At The National Interest, defence reporter Dave Majumdar continues his series of ‘Top Fives’ with an analysis of the Most Overrated Weapons of War. From the mighty battleship to the next generation of stealth fighters, Dave provides his arguments on why these costly platforms do not provide value-for-money in war. Fanatics and history buffs may not necessarily agree with Dave’s conclusions, but he does make a strong case why it is easy to fall into the trap of purchasing the sexier, but less-useful, option. You can also access Dave’s other National Interest articles here.
Over at Information Dissemination Chris Rawley continues the carrier debate with his view on the future of naval warfare: swarming. Chris has written about this concept previously, and other elements of the US Navy is researching how to employ autonomous and unmanned platforms, in conjunction with manned platforms, to fight and win the battle at sea. History provides examples of how the swarming tactic has been employed at sea. The Japanese kamikaze attacks, for example, had devastating consequences for the sailors who faced them in battle. The tactic can also be adapted to other elements of the Navy and will need to be multi-domain to achieve its goal. Find out more by reading Chris’ article here.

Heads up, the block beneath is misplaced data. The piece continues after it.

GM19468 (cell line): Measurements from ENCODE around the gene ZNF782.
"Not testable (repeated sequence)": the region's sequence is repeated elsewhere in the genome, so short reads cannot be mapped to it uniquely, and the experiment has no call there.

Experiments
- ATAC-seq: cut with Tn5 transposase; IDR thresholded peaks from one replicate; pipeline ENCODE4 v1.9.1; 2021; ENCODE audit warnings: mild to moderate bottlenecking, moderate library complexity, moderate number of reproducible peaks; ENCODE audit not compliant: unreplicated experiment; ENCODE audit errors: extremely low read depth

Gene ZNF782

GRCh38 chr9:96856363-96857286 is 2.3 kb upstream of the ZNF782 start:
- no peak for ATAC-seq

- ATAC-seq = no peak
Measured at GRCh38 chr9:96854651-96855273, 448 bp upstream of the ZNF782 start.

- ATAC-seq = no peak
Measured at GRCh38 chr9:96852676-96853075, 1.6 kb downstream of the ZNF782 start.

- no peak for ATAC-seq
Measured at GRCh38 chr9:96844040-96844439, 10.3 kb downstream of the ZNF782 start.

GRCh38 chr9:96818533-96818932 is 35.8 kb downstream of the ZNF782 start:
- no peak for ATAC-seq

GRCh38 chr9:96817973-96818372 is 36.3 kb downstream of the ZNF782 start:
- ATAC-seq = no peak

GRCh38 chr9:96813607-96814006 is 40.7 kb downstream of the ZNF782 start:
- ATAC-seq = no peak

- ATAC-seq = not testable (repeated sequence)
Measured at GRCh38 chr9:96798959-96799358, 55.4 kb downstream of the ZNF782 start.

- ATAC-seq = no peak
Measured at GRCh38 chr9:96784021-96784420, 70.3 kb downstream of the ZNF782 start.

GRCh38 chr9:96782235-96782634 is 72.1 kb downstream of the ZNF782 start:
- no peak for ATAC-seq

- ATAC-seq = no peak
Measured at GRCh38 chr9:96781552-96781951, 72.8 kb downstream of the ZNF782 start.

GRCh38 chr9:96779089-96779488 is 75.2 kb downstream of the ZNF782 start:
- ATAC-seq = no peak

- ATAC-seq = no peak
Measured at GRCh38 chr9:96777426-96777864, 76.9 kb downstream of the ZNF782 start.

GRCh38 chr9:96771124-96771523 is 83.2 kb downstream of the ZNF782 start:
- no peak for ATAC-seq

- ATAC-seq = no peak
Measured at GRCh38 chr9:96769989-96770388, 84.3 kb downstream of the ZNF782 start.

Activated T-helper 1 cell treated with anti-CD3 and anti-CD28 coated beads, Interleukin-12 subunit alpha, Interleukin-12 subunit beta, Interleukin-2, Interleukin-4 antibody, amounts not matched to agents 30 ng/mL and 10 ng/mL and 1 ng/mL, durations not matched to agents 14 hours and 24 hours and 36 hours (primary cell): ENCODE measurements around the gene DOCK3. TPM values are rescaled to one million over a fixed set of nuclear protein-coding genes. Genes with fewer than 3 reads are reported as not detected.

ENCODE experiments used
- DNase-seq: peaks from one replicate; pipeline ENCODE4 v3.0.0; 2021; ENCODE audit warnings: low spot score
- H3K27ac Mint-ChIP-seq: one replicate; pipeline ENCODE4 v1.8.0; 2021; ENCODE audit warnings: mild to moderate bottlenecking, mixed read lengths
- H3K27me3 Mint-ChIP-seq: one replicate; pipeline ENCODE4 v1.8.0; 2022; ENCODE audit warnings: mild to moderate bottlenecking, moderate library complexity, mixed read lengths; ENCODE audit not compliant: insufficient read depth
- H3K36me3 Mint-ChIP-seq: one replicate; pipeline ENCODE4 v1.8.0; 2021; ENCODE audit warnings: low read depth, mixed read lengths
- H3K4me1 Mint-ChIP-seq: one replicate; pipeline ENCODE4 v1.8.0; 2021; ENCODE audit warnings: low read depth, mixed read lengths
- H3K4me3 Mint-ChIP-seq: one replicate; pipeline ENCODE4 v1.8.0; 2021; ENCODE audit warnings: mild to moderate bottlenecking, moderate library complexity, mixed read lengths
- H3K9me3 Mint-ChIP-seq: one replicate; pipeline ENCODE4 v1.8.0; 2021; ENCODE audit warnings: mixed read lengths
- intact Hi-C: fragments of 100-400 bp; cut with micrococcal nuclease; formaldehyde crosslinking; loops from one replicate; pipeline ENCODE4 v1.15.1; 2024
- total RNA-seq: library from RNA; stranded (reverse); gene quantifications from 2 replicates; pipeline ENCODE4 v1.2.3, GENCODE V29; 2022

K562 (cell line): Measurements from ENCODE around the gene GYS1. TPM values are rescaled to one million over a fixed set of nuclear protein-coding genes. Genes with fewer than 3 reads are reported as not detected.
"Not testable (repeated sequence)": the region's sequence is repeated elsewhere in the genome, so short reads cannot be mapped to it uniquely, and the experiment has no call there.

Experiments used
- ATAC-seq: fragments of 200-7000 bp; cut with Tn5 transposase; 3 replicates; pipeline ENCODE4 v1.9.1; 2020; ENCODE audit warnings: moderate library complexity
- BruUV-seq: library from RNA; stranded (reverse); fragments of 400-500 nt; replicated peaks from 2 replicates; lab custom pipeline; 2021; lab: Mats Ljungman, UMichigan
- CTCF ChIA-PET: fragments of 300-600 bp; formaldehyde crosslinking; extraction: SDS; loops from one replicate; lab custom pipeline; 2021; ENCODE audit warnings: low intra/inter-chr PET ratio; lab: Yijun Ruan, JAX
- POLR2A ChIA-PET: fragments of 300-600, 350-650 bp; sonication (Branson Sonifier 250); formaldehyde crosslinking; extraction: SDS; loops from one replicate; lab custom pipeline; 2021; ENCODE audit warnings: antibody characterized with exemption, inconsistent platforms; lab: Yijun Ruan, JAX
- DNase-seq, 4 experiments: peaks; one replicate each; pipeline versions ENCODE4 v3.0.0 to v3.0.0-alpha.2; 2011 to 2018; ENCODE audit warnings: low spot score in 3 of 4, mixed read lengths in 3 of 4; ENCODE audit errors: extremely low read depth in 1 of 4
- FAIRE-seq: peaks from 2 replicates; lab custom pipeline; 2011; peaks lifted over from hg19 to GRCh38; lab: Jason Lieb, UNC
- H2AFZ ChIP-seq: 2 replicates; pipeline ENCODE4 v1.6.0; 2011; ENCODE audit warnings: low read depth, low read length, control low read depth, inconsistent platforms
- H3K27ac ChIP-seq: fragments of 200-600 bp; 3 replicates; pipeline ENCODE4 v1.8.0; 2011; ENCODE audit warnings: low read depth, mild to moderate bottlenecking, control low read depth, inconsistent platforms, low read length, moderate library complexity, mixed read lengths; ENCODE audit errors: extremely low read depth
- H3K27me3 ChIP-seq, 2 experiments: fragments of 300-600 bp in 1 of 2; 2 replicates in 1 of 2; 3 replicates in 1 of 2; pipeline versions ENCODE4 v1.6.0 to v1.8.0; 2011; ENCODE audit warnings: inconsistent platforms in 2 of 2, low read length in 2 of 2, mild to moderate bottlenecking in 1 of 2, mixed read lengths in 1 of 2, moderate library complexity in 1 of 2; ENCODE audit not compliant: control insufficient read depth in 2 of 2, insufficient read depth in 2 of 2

As a side note, I recently published an article for an Australian-based organisation called Young Australians in InternationalAffairsfor their new ‘Insights’ blog. In it, I analyse the top five defence and national security items to watch closely in 2015. From new submarines to what can be considered an ‘Australianised Department of Homeland Security’, these projects will need to be carefully implemented to ensure that the next few years are not spent correcting avoidable mistakes. Thus, positive outcomes this year will prevent exposing a capability gap or security risk for Australia. My post can be accessed here.